frightened of the world, unsure of himself, and is hopelessly stuck in a dull, predictable life. Getting thrown out of an airplane by terrorists is probably the best thing that could have happened to him. He survives a hard winter stranded in the mountains, learns to live on the streets, and finally pushes to discover why he of all people was targeted for elimination by a pharmaceutical company. He doesn’t instantly transform into a rough, self-assured man, but as he perseveres through each small victory, he slowly comes to realize his own strength of will. The Broken Parachute Man isn’t the best thriller I’ve read; it rarely gets you on the edge of your seat with nail-biting action, but I really liked Clyde, and rooted for him throughout the book. He was like the tortoise in Aesop’s fable; each plodding step bringing him closer to solving the mystery that started with a shove out of a plane.

The book starts out as a thriller, what with Clyde getting pushed out of an airplane and landing in the mountains and all. However, he doesn’t get rescued right away. Instead, he has to survive several months in the wilderness. This part of the story doesn’t fit the “thriller” genre, but I enjoyed it nonetheless. After he gets rescued, he ends up homeless in Las Vegas, and we see him developing friendships with other homeless
characters and learning to live in a different type of wilderness: the streets. Again, not a thriller, but it works as a drama of sorts. Finally, Clyde decides to start investigating the company he worked for, and he slowly solves the mystery, which includes an overly  complicated explanation of drug formulation. At one point near the end, Clyde says, “I think I can see the players, but the plot is too complex for me.” That’s about how I felt; there were several “bad guys” each with multifarious motives. Keeping it all straight took a bit more concentration than I prefer. The author apparently thought so too, because after the main mystery is solved, he has the characters explain the plot in detail to each other to make sure we, the readers, understand who did what and why.

The Broken Parachute Man is filled with memorable characters, though I had trouble
telling the difference between two of them: Dan and George, Clyde’s homeless buddies. I blame this on myself rather than the author, however, because he infused both
characters with their own quirks and disparate personalities. I don’t know why I couldn’t keep them straight; perhaps because both were introduced at about the same time and have rather nondescript names. The rest of the characters were quite clear in my mind, and all were fleshed out.

The book, however, contains a most egregious error for a thriller/mystery: the character Dan asserts that another character couldn’t have been responsible for a particular criminal attack because that character was already in jail. This claim didn’t sound right when I read it, so I immediately went back and read the previous chapters and discovered the criminal attack happened a full four days prior to the arrest.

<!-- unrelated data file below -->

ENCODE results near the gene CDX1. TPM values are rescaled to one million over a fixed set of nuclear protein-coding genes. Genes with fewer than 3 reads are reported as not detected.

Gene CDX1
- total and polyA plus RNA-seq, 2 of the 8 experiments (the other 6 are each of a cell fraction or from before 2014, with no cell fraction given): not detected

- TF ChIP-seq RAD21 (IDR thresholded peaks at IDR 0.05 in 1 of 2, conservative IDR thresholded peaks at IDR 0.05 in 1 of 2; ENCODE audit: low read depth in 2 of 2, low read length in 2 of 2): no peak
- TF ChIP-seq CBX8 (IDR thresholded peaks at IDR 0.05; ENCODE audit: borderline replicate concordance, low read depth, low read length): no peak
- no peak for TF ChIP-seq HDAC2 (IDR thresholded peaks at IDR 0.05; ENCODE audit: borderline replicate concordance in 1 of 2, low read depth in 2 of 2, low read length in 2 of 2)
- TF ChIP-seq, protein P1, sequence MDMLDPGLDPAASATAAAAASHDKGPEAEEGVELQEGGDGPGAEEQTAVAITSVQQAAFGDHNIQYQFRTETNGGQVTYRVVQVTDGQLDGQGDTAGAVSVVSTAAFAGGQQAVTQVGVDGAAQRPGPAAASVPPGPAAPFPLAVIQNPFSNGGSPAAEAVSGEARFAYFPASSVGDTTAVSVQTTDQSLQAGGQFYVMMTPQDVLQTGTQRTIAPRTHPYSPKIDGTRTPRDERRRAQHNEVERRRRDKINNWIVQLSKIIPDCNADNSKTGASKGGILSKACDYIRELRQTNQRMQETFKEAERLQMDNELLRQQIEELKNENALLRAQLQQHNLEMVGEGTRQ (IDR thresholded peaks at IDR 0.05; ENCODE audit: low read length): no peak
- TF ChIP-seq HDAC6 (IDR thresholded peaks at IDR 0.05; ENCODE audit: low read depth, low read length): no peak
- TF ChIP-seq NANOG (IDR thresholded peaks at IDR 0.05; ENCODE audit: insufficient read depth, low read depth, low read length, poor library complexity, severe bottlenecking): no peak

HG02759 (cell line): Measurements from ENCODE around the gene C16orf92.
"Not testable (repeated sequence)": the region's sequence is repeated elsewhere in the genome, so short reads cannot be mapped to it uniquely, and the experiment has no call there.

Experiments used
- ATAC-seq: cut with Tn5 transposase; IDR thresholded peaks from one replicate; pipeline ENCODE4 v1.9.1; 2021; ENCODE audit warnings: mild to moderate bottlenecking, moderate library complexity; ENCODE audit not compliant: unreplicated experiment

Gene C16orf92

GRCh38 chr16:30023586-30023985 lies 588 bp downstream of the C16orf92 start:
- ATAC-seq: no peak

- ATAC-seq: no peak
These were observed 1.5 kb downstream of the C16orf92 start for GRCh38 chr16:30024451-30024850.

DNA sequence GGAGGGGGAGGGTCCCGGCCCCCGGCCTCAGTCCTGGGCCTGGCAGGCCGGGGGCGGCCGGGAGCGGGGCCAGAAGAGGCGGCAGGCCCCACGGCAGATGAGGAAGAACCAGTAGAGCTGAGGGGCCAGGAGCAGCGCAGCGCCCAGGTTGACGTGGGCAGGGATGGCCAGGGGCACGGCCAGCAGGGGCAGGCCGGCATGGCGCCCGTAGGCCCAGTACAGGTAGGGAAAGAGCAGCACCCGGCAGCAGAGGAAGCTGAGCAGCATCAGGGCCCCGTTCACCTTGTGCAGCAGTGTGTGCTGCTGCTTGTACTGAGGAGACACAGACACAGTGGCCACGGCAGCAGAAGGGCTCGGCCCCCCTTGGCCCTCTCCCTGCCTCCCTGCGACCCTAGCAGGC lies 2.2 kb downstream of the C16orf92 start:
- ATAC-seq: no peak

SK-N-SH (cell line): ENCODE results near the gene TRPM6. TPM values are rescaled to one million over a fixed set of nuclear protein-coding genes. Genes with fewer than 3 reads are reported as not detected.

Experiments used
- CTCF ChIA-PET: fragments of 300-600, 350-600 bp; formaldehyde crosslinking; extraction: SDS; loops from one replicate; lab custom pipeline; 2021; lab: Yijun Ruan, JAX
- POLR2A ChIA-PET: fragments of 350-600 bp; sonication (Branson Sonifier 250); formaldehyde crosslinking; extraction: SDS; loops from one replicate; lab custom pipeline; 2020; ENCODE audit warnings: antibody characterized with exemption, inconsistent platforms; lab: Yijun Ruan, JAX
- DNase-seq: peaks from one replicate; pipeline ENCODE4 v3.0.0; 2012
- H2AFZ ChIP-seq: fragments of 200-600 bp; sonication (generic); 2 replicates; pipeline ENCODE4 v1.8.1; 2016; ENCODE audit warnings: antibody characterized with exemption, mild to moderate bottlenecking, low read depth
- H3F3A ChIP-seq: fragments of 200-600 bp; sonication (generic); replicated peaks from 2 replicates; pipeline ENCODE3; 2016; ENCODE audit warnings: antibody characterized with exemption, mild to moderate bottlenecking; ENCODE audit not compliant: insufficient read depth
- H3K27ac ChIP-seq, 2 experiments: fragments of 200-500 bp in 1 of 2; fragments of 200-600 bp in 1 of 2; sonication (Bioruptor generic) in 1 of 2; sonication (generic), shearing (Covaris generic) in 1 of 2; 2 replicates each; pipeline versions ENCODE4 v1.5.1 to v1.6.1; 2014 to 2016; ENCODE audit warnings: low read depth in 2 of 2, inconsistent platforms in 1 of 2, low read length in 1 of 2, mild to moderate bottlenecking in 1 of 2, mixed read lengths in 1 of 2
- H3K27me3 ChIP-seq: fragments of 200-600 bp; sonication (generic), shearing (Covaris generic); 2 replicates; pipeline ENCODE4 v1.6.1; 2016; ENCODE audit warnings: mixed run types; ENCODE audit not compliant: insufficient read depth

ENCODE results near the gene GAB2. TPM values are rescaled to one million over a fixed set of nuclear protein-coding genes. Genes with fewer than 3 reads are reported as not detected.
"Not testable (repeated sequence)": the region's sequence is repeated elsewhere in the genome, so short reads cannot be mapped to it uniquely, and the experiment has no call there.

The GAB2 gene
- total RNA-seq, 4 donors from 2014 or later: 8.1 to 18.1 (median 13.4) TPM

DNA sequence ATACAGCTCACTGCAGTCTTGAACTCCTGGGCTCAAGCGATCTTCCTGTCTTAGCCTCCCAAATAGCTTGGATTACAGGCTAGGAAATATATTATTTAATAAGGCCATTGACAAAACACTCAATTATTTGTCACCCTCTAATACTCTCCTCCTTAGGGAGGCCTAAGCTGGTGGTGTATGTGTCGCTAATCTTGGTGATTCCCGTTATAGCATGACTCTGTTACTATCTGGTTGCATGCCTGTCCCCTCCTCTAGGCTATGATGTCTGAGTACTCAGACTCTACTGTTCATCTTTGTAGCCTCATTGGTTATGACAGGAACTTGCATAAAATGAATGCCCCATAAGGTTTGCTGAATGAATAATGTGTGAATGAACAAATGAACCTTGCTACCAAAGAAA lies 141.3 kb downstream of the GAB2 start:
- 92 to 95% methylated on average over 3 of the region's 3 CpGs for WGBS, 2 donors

Oops. Looks like the storyline was too complex for even the author to keep straight.

But the one thing about The Broken Parachute Man that really irritated me was the
author’s choice to periodically speak directly to the reader throughout the first several chapters. The moment Clyde gets a parachute strapped to him and shoved out the
plane, the author interjects the story with this: “At this time, I’m sure you, the reader, are questioning the story and wondering if I’m confabulating.” Huh? I’m in the middle of one of the most exciting moments in the book and the author yanks me out to tell me what I’m thinking? Later when Clyde wakes to discover he has survived the fall out of the plane, the author asserts, “Now, if I was a reasonable reader, at this point, I would scoff at the whole story.” Once again I’m pulled out of the adventure and told to question the validity of the events. Um, I’m reading a fiction book here. The suspension of disbelief is a given. Don’t jump in and tell me I shouldn’t trust every word. Did Tolkien constantly interrupt his readers to say, “I’m sure you’re having trouble believing in the existence of hobbits.” Or “As a reasonable reader, you’re probably scoffing at the idea of a magical ring.” Absolutely not. When I’m reading Lord of the Rings I totally believe in hobbits, elves, wizards and powerfully evil rings. Thankfully the author quit jumping in with unwanted opinions after the first few chapters.

Overall, The Broken Parachute Man is a lousy thriller, but the characters were so lively
and sympathetic, I didn’t much care that the plot was a convoluted, slow-paced mess. I’m unlikely to read it again, but I’m don’t feel cheated for having read it once. Experiencing Clyde Young’s transformation into a hopeful, confidant individual was worth it.

Buy The Broken Parachute Man: A Novel of Medical Intrigue
Visit the authors website at